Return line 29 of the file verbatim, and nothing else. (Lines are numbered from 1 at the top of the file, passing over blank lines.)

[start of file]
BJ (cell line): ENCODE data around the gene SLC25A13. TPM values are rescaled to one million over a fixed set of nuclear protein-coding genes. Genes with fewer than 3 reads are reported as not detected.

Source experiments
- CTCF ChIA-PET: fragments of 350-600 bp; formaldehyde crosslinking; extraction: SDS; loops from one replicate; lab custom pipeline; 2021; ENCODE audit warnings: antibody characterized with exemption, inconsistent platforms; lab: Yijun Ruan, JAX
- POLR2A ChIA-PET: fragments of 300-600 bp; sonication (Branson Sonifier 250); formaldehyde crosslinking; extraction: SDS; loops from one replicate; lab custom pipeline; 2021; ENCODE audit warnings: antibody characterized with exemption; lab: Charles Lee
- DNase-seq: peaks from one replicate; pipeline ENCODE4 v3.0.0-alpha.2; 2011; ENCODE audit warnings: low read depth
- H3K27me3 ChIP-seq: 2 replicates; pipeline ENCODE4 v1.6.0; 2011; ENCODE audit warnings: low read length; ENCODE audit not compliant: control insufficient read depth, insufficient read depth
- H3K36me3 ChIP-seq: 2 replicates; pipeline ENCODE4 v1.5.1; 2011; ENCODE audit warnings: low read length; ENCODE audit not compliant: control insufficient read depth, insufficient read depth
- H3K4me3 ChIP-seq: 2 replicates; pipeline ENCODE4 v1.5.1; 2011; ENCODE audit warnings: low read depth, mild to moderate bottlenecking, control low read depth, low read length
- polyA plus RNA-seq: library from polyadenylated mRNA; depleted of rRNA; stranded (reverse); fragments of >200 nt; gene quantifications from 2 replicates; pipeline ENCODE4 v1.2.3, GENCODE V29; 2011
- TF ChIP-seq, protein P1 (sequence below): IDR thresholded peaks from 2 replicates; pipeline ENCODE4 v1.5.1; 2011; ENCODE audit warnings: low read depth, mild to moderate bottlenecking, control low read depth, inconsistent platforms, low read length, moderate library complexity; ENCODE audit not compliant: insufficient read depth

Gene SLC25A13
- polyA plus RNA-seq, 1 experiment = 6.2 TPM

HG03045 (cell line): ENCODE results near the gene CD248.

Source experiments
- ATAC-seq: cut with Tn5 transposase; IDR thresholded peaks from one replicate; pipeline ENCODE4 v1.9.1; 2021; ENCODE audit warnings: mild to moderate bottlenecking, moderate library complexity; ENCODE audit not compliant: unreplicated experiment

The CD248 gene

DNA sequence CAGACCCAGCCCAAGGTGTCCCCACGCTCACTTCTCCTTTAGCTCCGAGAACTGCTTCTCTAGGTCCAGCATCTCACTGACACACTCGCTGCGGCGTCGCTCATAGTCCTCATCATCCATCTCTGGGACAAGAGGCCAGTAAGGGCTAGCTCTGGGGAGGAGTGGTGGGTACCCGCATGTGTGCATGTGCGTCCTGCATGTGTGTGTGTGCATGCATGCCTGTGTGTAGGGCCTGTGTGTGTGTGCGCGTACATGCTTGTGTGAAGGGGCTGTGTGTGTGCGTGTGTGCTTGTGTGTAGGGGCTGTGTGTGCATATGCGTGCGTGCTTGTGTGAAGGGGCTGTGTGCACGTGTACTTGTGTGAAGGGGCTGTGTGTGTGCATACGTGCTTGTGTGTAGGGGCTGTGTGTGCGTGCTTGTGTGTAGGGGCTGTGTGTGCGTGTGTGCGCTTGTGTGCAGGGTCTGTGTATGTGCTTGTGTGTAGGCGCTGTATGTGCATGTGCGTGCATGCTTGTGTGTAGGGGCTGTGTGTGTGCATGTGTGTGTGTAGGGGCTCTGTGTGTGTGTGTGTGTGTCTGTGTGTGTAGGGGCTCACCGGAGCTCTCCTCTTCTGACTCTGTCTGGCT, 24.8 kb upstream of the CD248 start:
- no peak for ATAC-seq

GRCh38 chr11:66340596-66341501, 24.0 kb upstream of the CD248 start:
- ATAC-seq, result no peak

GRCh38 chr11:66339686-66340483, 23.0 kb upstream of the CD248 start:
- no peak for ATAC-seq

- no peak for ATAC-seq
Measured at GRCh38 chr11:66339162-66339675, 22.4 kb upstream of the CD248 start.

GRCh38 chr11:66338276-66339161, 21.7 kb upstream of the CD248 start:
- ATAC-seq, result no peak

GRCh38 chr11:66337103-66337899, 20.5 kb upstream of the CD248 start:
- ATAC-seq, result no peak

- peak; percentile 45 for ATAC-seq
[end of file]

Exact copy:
- peak; percentile 45 for ATAC-seq